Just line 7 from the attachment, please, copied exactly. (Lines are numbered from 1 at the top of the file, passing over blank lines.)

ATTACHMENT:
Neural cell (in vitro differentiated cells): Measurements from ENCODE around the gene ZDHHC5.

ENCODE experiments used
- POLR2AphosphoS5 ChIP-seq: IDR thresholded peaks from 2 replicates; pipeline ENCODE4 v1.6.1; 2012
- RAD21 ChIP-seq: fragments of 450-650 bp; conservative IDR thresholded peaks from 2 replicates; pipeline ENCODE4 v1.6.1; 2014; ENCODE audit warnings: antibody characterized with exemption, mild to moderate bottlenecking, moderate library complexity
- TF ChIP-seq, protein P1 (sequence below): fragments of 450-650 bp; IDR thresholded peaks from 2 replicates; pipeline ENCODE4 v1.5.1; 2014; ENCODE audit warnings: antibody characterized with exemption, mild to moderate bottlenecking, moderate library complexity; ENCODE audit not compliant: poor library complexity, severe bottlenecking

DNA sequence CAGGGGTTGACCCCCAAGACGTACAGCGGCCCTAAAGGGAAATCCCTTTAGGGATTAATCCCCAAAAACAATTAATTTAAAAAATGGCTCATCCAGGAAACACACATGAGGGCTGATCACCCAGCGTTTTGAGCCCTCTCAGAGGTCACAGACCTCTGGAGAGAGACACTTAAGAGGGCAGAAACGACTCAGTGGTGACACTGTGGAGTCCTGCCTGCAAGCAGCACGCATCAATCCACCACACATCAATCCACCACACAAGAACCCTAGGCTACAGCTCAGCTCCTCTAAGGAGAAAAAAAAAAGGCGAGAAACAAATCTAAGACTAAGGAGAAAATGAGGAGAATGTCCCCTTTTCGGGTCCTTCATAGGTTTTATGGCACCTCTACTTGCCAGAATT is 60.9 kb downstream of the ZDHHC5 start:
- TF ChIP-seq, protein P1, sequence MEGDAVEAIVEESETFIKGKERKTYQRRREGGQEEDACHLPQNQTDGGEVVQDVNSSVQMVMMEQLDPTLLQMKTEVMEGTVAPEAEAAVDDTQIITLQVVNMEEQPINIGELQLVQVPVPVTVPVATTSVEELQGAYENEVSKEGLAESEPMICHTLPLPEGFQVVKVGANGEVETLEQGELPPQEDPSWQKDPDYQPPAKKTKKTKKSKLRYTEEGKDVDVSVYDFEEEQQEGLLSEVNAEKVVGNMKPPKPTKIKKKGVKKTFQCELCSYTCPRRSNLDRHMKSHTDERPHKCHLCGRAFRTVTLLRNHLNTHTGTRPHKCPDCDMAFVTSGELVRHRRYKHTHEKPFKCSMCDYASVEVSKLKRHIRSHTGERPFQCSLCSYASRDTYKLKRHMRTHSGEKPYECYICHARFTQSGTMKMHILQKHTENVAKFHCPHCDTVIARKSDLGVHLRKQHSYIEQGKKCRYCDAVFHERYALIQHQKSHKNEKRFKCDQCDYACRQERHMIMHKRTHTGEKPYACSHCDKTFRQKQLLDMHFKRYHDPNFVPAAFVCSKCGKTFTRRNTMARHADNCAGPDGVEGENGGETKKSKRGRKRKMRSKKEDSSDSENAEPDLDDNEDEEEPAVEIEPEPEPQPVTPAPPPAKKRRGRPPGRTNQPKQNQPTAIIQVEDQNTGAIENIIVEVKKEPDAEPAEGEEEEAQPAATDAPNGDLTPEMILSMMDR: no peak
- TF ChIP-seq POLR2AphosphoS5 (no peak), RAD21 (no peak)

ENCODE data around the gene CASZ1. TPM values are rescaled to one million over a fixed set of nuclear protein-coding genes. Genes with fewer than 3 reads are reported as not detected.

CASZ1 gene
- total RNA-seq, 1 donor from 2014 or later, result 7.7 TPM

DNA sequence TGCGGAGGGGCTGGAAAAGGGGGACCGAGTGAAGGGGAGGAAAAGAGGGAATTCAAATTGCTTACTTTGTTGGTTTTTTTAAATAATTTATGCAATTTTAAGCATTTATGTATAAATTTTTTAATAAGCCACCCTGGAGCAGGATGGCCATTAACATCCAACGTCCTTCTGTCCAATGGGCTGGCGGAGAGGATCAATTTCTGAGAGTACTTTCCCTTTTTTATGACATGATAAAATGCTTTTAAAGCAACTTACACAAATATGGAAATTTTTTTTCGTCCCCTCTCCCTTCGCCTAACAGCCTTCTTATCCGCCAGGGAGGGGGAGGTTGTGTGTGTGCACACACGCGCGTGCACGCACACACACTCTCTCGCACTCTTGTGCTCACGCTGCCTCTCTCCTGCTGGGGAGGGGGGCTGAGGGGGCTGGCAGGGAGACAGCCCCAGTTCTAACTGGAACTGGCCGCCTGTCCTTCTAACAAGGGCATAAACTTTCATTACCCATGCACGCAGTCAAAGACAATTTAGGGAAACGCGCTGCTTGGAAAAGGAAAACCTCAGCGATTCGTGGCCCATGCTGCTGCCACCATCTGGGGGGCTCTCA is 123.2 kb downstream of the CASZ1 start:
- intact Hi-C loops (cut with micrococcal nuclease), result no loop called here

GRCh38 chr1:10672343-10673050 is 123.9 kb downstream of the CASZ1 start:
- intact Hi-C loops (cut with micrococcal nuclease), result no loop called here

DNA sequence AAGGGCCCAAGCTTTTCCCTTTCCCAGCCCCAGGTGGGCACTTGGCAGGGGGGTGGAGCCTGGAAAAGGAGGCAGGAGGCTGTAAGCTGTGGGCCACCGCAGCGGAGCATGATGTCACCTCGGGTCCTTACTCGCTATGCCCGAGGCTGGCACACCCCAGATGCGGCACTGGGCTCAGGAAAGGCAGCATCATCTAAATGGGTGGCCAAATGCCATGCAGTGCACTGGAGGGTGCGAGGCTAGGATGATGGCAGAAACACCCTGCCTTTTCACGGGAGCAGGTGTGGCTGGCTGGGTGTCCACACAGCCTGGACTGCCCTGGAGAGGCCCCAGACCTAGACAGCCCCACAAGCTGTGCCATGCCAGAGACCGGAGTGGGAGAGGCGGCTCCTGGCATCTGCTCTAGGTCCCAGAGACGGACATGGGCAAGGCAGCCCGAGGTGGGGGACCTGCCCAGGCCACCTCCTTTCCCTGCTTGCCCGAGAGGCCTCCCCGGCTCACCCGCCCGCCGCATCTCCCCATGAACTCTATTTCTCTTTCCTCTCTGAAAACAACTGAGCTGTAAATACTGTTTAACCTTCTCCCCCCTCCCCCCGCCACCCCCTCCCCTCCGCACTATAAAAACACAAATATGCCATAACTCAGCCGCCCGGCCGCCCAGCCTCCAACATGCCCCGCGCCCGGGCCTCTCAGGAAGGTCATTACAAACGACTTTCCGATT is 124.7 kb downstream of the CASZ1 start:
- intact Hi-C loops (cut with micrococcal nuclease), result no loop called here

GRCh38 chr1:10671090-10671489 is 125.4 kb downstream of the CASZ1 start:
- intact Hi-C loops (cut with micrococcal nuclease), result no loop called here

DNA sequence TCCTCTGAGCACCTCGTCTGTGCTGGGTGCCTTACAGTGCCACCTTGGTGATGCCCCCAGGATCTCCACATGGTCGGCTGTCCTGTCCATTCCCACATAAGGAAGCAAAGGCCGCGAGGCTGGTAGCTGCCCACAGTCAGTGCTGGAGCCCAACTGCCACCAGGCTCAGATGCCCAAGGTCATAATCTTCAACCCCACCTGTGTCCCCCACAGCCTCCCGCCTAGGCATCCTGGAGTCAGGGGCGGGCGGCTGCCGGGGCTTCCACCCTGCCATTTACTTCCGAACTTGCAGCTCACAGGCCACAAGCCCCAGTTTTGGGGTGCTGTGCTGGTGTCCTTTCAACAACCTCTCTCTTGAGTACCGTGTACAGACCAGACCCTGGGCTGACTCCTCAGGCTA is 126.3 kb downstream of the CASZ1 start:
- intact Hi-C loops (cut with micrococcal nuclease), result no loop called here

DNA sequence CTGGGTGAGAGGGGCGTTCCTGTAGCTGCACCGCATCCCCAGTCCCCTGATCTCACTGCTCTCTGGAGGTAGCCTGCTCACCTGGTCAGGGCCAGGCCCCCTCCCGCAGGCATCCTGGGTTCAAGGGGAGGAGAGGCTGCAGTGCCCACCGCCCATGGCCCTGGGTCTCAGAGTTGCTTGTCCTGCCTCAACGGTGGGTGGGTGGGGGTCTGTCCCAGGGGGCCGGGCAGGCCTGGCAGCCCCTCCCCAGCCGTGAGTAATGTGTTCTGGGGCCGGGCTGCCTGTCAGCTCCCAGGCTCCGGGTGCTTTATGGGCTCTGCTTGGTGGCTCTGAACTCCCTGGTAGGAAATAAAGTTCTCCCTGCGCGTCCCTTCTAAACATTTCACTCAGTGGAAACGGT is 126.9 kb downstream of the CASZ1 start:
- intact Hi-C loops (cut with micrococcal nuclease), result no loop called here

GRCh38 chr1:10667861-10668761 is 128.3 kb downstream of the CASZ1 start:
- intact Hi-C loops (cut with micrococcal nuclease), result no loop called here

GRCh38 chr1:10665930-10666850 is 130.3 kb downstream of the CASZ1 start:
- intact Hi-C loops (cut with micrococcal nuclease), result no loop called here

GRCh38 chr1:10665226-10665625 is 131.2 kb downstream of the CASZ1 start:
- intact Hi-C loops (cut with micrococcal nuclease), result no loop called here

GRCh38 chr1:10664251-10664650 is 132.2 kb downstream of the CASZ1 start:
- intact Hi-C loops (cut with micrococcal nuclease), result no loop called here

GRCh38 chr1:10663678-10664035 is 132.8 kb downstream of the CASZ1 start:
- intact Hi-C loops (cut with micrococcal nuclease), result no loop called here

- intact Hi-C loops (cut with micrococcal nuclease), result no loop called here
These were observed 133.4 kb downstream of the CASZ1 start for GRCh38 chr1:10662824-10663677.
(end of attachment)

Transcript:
- TF ChIP-seq, protein P1, sequence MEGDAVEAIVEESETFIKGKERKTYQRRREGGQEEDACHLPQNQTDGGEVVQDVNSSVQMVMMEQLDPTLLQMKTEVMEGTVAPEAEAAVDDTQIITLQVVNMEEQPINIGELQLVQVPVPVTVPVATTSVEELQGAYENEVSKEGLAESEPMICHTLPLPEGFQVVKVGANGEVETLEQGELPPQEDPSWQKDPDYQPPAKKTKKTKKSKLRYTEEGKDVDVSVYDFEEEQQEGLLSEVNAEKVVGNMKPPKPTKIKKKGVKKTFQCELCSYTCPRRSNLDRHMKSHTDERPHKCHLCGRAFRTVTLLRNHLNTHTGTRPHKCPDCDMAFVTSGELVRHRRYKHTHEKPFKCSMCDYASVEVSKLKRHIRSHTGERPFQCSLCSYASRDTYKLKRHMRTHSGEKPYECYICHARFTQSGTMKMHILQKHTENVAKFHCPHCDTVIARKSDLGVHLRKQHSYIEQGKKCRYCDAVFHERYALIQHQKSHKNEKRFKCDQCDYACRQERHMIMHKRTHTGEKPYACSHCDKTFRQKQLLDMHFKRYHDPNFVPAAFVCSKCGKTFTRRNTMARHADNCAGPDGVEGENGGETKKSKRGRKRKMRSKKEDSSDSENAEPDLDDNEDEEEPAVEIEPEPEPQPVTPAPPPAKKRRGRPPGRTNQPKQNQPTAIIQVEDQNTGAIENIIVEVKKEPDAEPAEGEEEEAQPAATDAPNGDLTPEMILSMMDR: no peak